Architect Marc Fornes, known for his digitally fabricated, wildly playful pavilions, explores his other side as a builder of houses with a graceful home in Strasbourg, France.
Any way you slice it, architecture by Marc Fornes is dynamic, vibrant and full of life. But his methods are not as cut and dried as you might expect. For instance, no obvious route exists between the amorphous, computationally based public art for which his New York firm, Marc Fornes/TheVeryMany, has become known, and his most recent project: a gracefully sloping family house in his hometown of Strasbourg, France. Sizing up to fully realized architecture from his lauded, brilliantly hued installations – part Barbapapa, part Petri dish culture writ large – constitutes a complex transition.
Regardless, what Fornes’ clients share is a desire to escape the mundane and inhabit a space that brings joy to the everyday. With his various architectural follies – including a coralline marquee installed at Art Basel; and a Seussian pavilion in Edmonton’s Borden Park, decked in cartoon shades of pink, lime green and sky blue – the interactive experience is mind-altering, like a trip down the proverbial rabbit hole. At MaHouse, located near the rather conservative Council of Europe headquarters, it is positively countercultural.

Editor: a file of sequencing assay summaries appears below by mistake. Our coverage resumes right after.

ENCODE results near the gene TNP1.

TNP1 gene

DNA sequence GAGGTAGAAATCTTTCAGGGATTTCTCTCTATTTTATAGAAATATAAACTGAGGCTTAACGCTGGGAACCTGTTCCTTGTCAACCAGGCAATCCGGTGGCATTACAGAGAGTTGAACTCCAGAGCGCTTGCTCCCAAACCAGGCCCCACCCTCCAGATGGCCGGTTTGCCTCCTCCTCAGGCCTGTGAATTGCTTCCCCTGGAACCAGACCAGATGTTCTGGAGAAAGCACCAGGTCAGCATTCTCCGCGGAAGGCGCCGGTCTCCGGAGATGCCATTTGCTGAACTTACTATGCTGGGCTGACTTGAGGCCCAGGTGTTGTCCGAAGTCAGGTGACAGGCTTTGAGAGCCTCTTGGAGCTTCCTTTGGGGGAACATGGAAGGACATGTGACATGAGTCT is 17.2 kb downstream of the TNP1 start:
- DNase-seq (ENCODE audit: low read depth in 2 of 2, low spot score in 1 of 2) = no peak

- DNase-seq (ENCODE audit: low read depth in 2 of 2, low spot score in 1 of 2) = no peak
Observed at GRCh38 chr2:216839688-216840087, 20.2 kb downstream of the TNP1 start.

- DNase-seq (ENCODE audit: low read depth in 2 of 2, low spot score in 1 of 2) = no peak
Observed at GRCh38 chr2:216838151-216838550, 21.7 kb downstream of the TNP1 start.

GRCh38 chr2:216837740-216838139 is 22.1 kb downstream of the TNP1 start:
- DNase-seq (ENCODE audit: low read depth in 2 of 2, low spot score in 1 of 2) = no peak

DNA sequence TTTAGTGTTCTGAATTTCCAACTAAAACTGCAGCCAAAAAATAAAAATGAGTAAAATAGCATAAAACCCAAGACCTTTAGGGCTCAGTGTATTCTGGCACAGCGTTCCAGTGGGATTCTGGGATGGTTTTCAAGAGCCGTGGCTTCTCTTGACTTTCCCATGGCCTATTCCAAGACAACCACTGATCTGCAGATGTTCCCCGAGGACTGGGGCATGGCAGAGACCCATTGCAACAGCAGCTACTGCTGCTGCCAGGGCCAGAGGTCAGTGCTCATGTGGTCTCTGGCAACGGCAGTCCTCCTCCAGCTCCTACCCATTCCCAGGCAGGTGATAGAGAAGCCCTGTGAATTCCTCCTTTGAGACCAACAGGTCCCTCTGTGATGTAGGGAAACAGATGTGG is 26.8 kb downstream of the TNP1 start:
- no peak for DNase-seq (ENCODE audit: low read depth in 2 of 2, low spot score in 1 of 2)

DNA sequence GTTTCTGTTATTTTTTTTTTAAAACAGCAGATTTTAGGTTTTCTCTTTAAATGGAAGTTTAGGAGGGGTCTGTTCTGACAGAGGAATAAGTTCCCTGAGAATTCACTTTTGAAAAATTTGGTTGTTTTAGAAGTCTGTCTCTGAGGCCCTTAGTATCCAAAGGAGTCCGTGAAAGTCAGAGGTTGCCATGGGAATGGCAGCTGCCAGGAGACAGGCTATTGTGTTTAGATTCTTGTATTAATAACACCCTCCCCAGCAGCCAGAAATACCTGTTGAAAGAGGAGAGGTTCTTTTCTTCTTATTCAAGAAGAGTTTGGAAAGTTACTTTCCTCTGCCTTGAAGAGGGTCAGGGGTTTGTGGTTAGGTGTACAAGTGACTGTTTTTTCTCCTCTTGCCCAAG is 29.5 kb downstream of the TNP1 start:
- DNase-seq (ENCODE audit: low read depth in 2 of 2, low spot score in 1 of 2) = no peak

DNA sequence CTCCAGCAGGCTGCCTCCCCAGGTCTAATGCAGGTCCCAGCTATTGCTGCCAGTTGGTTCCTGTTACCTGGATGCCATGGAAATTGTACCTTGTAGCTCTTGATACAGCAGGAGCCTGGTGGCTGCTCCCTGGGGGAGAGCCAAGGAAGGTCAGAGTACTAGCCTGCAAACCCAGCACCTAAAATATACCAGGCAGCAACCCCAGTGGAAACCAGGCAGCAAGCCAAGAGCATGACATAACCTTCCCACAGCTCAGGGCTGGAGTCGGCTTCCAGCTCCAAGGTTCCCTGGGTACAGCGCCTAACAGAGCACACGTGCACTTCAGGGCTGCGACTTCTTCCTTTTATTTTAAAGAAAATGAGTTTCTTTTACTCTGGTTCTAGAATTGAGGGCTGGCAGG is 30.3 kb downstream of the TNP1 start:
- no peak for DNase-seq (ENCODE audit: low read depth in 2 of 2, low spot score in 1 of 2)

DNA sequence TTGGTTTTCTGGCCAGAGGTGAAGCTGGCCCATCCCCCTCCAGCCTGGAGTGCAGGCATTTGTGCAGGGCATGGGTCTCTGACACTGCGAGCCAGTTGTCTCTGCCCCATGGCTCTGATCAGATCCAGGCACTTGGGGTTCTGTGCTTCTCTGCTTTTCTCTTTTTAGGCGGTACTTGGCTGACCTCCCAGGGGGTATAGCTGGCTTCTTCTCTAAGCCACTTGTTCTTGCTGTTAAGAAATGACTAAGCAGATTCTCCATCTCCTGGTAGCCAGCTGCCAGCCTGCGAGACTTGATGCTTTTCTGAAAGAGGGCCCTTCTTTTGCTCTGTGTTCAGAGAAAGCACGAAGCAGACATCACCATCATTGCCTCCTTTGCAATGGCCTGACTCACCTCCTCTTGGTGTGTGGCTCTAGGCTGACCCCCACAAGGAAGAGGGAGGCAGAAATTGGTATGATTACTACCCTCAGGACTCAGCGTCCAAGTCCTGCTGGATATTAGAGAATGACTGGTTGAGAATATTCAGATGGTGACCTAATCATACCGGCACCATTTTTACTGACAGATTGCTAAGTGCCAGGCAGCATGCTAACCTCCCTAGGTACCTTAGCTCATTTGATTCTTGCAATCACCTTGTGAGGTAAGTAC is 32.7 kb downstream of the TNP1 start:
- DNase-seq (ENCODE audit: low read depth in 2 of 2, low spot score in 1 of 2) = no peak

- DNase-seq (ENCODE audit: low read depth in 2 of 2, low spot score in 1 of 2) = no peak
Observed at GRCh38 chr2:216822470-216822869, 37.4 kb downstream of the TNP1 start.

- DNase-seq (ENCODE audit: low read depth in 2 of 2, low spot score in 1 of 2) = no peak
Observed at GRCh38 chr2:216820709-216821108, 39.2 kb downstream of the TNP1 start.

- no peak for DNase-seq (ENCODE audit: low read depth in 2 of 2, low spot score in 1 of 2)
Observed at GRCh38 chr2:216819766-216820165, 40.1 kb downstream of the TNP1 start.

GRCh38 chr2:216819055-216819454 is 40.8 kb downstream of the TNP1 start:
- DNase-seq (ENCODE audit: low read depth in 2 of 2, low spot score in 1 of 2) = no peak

Here, the architect has stacked three long and lean volumes slightly askew, with green roof plantings to fill the gaps. A similarly elongated pool runs along one side, and a sloped underground garage takes up most of the basement. After analyzing the sun’s movement around the site, Fornes placed the deck and the pool toward the day-long sunlight, and added two continuous banks of Reglit glass cladding to the side of the house that needed to make the most of the sun.
The most radical intervention is the main staircase, which ascends two levels in a single direction, never turning back on itself as you might expect. Eschewing traditional landings, the stair is more like a promenade that leads visitors to the kitchen and dining areas at one level, then carries on to the bedrooms upstairs. Along one side, a smooth “gutter” runs down the entire eight-metre length – which, it turns out, is wide enough for a small body to slide down (luckily, the residents have two small bodies in their care).
“Through my more experimental installations, I started to discover how people understand and handle certain scales and surfaces,” says Fornes. In the house, there is a similar effect.
“If the steps are longer, or if the angles are more obtuse and the edges more oblique, people are destabilized. That’s what we’ve tried to bring to this house: the insertion of slight anomalies translates into a unique experience.”
The transition from artwork to architecture meant abandoning his typical rounded surfaces for what he calls low oblique.
“The low oblique sees the continuity from one plane to another with a very open angle. On one hand, we’ve lost the organic curvature,” he says. “But we gain definition, transitions and subdivisions.”
The form not only defines the staircase, which is set at a leisurely 30-degree incline, but also the built-in shelving, a gradually dipping driveway, even the gentle slope of the pool. The elevational shifts mean that traversing the house never entails a steep schlep, nor a uniformly flat route.
Scaling the open stair-case enables you to survey the entire, sun-bathed house all at once. And if you can’t wait to jump in the pool, the slide will get you back down to ground level in record time.